Daily News Archive
September 20, 2006
Anti-Pesticide Activist's Lawn Doused With Toxic Chemicals
(Beyond Pesticides, September 20, 2006) Tess Karwoski,
one of Michigan’s leading environmental activists and a proponent
of alternatives to dangerous pesticides used in many lawn-care products,
had her lawn doused with chemicals linked to birth defects and hormonal
damage last week. A mistake by TruGreen ChemLawn was to blame for the
application, which soaked Karwoski's entire back yard with a mixture
of MCPA, mecoprop and
dicamba. TruGreen planted
their "Keep Children and Pets Off Lawn" warning sign only
a few feet away from Ms. Karwoski’s "Pesticide-Free
Ms. Karwoski, who serves as the Health and Policy Director for the Michigan
Environmental Council, was working from her Ann Arbor home, speaking
by phone to another environmental worker about pesticide issues, which
is her specialty, when she heard a diesel engine idling out front Thursday
afternoon. She did not think much about the noise at first, figuring
it was a delivery truck. After it continued for several minutes, she
looked out the window and saw a TruGreen ChemLawn truck and a hose snaking
onto her property.
By the time she
got outside, the TruGreen workman had already completed a pesticide
application to the back yard, and was starting on the side yard. After
confronting the applicator and telling him that she had no contract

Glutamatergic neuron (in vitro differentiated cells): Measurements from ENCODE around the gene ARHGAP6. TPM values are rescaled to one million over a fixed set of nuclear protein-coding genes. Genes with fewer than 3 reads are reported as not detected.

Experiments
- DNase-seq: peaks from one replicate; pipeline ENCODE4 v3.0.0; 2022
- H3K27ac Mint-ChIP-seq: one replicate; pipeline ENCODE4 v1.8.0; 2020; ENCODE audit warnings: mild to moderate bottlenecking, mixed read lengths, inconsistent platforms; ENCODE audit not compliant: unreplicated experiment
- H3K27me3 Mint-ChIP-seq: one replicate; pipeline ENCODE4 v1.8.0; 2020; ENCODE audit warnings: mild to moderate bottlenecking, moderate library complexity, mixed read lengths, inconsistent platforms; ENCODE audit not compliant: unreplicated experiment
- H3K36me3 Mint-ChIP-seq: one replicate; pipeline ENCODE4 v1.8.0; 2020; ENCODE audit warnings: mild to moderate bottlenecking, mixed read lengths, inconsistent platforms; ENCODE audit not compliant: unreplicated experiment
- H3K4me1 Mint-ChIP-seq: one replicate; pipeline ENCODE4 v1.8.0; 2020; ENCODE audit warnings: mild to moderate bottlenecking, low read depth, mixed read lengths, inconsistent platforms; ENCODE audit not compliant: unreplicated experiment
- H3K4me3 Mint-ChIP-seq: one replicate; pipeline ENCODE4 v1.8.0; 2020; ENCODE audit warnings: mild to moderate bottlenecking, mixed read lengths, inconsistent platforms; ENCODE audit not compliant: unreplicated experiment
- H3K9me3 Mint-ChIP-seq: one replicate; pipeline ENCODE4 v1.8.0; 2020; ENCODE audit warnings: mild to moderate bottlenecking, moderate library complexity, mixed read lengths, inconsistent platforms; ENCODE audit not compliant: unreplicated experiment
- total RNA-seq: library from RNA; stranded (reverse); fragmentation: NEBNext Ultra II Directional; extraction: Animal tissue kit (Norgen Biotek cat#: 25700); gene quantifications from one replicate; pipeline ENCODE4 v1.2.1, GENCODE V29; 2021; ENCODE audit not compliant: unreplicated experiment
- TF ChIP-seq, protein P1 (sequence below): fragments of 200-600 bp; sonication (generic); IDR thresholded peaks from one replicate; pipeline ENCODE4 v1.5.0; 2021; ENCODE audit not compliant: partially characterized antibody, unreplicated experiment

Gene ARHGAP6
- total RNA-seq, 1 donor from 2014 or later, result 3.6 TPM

with TruGreen and that she did not want any treatments on her lawn,
Ms. Karwoski proceeded to caution the applicator about possible risks
associated with common pesticide chemicals.
"I told the
young man, ‘Even more important to me is that you don't have a
mask on. These are chemicals that will affect your unborn children,’”
Karwoski said, explaining that such pesticides can affect sperm counts
and alter the structure of reproductive organs, particularly in male
fetuses. By the time she was done, she said the young man's eyes were
watering. “I don't know if it was the irritant properties of the
pesticides or what I was telling him.”
Ms. Karwoski was upset, but she saw it as an opportunity for education
as well. "I'm incensed that this happened, but see it as a teachable
moment," she said. "Lawn applications that contain these dangerous
chemicals are routinely applied to lawns when they don't need to be.
It's easy to have a beautiful yard and lawn without the application
of chemicals that are a threat to children, pets and unborn fetuses."
Of the 30 commonly used lawn
pesticides 19 are carcinogens, 13 linked with birth defects, 21
with reproductive effects, 15 with neurotoxicity, 26 with liver or kidney
damage, 27 are irritants, and 11 can disrupt the hormone system. Pregnant
women, infants and children, the aged and the chronically ill are at
greatest risk from pesticide exposure. A new scientific study released
in March 2006 shows that children are 65-164 times more sensitive than
adults to some pesticides.
ACTION: Make sure your lawn is toxic-free. Visit www.pesticidefreelawns.org
to sign the National Declaration on the Use of Toxic Lawn Pesticides
and to find tips on how to have a safe, healthy lawn. Additionally,
the number of organic landscape companies nationwide is rapidly growing.
To find a landscaping company using least-toxic and non-toxic methods
in your state, visit www.safetysource.org.